Regarding activity level by type of KT activity, our results indicated that 30%~40% of the HTA researchers usually or always published their research findings in academic journals or submitted HTA results to policy-makers. On the other hand, about 8.6% indicated that they never engaged in such knowledge dissemination activities. As one moves from academic translation to application translation, the proportion of respondents indicating that they never undertook that KT activity increased. Nonetheless, about 15% of the respondents reported that their HTA findings always or usually led to applications (Table 2).
A KT summary score was calculated for each researcher and the results of the Duncan’s test were reported. The means of the KT summary scores ranged from 51.06 for “others” to 61.72 for “systems”. The Duncan’s test appears to show that there were two homogeneous subsets of HTA research field. There was no statistically significant difference between “others” and “drugs” with respect to levels of KT activity. Likewise, there were no statistically significant differences between “drugs”, “procedures”, “equipment” and “systems” (Table 3).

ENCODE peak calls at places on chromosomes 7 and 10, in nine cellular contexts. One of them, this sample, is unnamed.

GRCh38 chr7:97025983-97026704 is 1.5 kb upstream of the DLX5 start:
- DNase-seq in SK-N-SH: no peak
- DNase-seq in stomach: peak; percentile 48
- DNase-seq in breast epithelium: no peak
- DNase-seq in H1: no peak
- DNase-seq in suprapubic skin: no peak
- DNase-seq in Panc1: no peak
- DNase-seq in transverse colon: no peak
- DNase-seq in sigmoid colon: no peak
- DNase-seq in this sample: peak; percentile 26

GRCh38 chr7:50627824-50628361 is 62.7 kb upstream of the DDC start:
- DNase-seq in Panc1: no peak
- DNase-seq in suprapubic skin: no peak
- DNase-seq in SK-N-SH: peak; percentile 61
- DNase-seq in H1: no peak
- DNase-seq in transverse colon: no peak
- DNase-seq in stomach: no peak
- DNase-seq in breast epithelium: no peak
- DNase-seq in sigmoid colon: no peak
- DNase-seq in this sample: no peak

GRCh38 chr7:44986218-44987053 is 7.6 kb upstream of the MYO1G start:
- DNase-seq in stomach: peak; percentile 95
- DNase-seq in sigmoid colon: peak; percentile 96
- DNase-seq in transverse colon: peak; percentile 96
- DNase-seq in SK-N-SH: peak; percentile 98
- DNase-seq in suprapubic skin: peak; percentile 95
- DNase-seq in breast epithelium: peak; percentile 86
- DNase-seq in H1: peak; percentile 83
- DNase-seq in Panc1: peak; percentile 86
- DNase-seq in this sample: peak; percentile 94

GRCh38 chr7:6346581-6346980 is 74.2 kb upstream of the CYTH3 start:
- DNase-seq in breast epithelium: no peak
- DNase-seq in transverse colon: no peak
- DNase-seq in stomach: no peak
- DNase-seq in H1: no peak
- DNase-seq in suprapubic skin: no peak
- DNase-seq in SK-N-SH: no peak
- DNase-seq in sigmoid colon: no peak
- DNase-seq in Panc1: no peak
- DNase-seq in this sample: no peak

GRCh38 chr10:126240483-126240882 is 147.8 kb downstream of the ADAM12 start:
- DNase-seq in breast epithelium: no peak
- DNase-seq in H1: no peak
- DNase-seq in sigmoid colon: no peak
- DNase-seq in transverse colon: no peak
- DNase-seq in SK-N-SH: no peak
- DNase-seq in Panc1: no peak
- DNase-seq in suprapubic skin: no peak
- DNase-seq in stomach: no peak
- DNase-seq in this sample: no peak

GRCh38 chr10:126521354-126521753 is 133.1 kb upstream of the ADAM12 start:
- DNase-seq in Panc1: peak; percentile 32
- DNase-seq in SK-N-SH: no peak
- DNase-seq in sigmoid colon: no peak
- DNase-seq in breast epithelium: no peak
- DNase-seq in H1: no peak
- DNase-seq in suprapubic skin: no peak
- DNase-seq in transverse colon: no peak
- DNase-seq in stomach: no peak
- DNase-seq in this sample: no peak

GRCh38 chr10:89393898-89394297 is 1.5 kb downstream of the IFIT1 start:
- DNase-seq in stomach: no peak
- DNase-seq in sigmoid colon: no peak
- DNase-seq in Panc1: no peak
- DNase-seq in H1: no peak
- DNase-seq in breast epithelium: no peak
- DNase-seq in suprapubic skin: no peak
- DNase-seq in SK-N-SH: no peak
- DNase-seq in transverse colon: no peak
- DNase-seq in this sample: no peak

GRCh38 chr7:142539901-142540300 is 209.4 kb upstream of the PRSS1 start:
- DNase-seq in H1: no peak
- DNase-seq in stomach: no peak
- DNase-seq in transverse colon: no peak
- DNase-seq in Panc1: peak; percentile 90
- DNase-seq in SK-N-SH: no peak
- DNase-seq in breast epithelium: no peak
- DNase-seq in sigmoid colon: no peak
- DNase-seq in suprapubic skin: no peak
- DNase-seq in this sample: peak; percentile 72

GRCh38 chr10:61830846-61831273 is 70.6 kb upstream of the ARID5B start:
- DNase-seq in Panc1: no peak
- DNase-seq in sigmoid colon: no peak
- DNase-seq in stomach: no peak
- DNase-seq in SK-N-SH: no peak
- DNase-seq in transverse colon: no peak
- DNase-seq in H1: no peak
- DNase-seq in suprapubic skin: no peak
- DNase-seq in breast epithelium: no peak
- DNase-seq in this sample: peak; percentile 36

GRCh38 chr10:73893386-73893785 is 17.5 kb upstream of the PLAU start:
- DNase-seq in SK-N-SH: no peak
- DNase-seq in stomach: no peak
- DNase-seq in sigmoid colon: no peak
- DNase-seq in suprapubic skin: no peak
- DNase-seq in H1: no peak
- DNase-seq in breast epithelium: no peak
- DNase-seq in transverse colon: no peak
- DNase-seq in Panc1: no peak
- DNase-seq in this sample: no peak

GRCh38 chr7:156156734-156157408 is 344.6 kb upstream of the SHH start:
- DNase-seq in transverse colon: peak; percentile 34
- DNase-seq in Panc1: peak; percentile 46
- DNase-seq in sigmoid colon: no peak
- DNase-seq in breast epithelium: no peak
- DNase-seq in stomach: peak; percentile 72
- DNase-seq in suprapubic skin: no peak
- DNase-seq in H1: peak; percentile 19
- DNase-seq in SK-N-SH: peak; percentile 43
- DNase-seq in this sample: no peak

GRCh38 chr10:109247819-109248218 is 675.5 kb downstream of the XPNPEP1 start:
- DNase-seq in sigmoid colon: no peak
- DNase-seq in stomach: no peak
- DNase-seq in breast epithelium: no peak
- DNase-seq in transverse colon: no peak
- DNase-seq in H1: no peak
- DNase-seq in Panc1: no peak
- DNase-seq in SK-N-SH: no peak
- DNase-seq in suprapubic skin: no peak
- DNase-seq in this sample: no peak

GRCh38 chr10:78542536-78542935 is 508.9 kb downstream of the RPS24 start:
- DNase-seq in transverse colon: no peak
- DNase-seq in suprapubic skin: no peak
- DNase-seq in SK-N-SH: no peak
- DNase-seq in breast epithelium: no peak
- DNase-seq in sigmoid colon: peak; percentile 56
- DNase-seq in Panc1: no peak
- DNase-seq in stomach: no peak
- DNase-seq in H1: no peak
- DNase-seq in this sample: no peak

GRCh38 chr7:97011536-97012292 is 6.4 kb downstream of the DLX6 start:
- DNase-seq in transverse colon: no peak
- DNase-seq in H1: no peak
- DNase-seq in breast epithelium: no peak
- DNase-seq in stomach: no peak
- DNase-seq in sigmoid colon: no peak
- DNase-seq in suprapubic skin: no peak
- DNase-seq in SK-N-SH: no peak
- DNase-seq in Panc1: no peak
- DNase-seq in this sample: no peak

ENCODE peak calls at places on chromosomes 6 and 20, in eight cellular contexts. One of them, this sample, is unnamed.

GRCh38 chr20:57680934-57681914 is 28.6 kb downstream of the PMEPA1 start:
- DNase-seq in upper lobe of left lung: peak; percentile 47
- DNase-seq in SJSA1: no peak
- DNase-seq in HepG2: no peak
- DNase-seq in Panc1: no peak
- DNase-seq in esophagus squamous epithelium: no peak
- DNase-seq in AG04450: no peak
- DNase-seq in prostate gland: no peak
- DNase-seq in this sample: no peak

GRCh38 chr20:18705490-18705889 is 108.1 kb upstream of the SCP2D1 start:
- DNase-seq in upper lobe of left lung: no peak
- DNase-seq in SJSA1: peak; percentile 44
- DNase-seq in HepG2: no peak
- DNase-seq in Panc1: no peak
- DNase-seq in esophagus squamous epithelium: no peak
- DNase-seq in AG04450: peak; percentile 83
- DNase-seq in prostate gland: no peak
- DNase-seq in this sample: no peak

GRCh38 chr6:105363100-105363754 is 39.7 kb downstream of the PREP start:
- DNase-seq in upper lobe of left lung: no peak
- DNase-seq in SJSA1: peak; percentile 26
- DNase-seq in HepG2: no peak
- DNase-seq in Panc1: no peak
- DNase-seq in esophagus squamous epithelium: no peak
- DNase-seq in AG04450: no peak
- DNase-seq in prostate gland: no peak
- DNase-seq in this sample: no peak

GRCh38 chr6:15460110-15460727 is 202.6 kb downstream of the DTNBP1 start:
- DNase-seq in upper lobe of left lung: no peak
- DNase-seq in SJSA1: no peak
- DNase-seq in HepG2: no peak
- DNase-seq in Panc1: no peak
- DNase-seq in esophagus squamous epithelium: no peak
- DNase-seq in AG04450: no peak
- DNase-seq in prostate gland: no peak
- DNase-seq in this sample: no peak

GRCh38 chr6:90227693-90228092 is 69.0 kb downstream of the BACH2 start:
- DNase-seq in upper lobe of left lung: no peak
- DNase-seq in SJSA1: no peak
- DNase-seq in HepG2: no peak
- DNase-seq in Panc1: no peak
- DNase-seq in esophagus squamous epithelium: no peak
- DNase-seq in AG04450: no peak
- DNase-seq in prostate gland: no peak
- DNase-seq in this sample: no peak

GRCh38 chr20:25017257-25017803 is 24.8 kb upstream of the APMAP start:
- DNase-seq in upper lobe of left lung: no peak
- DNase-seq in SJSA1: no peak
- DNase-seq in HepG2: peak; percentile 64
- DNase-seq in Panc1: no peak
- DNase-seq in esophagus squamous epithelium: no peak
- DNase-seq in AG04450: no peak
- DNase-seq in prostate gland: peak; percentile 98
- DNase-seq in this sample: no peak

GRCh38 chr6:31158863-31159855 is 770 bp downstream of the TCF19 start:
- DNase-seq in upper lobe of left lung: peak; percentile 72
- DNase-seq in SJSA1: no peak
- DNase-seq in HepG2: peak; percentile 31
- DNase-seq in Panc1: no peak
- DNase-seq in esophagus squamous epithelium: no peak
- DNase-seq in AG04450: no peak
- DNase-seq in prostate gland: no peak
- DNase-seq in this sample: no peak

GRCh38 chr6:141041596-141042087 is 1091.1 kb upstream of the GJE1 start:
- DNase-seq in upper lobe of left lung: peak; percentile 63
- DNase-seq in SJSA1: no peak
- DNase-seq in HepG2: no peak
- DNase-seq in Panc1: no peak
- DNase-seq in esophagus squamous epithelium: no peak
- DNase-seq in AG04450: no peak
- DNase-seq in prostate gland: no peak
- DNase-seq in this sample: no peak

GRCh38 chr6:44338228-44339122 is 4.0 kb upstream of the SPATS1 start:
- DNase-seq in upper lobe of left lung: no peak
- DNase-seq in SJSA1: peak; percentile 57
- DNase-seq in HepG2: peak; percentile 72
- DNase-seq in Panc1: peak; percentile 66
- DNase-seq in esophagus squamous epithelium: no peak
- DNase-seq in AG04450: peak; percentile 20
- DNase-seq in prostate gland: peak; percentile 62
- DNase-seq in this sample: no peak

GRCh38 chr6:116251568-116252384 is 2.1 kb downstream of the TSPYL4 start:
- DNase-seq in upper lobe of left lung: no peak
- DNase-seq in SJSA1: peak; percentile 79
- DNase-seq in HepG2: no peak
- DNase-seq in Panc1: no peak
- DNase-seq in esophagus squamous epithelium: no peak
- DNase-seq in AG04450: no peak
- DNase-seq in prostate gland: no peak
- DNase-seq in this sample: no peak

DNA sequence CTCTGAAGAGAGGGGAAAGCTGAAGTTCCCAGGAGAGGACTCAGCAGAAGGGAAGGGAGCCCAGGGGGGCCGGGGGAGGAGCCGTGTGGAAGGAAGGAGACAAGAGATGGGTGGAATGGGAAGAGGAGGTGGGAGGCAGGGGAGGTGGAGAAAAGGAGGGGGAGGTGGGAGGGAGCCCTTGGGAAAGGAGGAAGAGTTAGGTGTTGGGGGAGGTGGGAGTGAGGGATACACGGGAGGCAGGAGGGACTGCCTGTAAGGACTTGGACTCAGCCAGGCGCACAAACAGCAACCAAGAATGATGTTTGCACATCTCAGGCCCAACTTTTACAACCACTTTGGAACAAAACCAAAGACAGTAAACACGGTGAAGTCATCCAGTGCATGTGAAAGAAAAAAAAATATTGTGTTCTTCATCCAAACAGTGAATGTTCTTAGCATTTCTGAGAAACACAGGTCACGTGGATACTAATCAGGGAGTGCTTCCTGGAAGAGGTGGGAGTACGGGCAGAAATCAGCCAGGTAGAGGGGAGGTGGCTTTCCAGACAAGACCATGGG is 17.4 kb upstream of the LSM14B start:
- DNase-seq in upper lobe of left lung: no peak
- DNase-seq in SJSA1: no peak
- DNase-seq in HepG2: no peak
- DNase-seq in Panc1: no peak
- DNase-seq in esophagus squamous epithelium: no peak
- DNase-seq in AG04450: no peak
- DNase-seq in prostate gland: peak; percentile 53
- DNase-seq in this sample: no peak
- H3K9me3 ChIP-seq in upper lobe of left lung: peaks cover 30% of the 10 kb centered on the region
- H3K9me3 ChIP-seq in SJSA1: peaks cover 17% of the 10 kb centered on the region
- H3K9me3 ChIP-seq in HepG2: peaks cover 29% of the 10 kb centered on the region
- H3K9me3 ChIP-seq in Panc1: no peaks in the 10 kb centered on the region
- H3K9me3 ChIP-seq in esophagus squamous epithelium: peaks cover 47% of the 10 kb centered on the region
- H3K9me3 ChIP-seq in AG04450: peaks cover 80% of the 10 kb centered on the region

The principal component analysis resulted in four factors with items of high loadings (0.50 or over). An examination of the variables associated with these four factors suggested they represented linkage mechanisms, attitudes, organizational support, and organizational linkages of HTA research units, which were similar to how our original questions were grouped. The factors, reliabilities, means and standard deviations of these variables were listed in Table 4.
Multivariate linear regression analysis